In sales circles, qualified prospects are potential customers who have both demonstrated an interest in a good or service and have the ability to authorize the purchase. There is a wide range of ideas among salespeople as to when a sales lead becomes a prospect, and when that prospect is considered qualified. Some approaches dictate that the qualifying aspect takes place while the potential client is still considered a lead, with the qualifying actually paving the way to designate the lead as a prospect.
When this qualifying process takes place at the prospect level of the sales cycle, this usually means that several events have taken place. First, the salesperson has ascertained that the potential client does have a need or desire for the products offered for sale. Second, the potential client has expressed some interest in the products, with that interest ranging from wanting to know more general information about the product to actually discussing possible ways that the product would be beneficial if chosen over other similar products. Last, it has been established that the qualified prospect is involved in the decision making process when it comes to making purchase. The prospect may have direct authority to make purchases, or be what is known as an influencer, someone who can persuade the buying center to commit to the purchase.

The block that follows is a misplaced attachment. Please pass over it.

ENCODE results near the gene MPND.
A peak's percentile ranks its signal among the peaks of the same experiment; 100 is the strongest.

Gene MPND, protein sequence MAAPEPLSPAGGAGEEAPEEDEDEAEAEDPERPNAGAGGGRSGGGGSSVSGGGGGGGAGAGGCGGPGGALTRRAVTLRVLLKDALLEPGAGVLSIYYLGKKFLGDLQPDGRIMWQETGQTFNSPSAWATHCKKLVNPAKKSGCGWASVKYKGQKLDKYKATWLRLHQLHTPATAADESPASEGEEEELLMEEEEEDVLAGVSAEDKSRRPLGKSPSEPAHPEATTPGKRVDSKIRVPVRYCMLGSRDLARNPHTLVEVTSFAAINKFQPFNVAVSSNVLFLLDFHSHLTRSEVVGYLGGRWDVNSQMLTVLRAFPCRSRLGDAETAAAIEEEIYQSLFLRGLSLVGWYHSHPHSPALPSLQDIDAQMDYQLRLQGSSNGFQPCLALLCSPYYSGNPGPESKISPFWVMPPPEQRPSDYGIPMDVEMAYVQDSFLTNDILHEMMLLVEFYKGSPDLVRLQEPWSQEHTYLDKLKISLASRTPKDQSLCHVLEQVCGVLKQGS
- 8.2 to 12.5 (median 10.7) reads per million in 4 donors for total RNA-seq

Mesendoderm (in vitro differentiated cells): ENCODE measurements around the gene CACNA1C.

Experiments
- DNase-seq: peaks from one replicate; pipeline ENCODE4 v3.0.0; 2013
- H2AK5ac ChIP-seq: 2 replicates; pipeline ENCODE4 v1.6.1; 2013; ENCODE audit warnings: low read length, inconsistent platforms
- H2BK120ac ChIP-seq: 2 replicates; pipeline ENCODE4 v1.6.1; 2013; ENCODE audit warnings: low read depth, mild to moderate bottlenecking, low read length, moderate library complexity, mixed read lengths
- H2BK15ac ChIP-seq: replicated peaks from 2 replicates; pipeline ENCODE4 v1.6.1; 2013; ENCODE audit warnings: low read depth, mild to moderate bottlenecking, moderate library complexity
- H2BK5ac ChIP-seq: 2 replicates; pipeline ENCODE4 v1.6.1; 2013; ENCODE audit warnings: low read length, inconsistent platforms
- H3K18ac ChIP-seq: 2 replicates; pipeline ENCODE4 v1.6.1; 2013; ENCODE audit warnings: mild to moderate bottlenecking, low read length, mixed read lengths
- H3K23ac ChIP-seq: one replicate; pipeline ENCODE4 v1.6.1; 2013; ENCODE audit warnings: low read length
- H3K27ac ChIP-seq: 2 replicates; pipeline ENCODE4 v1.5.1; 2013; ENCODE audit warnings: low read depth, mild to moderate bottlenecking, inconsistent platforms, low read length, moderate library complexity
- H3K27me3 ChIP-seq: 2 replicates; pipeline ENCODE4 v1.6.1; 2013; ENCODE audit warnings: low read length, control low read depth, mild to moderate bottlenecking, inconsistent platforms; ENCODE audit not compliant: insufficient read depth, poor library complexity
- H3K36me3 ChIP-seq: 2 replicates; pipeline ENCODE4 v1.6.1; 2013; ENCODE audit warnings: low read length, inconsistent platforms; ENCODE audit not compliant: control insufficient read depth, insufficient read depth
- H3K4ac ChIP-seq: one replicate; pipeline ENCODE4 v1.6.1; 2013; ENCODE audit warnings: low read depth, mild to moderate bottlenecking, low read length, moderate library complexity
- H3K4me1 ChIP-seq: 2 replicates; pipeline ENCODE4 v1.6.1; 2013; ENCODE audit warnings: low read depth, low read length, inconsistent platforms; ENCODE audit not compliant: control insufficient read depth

When working with qualified prospects, salespeople must also be on the lookout for the presence of those who could influence the buyer to not make the purchase. Individuals of this type, sometimes referred to as saboteurs, are the polar opposite of the influencer. While the influencer can be a valuable ally of the salesperson, the saboteur can sometimes present additional challenges that must be overcome if the deal is to be closed.
The ultimate goal of working with qualified prospects is to close the sale. Ideally, this is accomplished by helping the prospects to see all the benefits of making the purchase, such as making work tasks easier to accomplish, providing a degree of support that was not present with previous vendors, and generally enabling the prospect to accomplish tasks more efficiently. Often, saving money is also important to qualified prospects, so the salesperson must be able to demonstrate how the purchase saves money on the front end, and may also help eliminate some indirect expenses on the back end. For the salesperson, qualified prospects that move on to the status of customer are especially important, since these new customers can often provide leads to others who may also be interested in the products that the salesperson offers.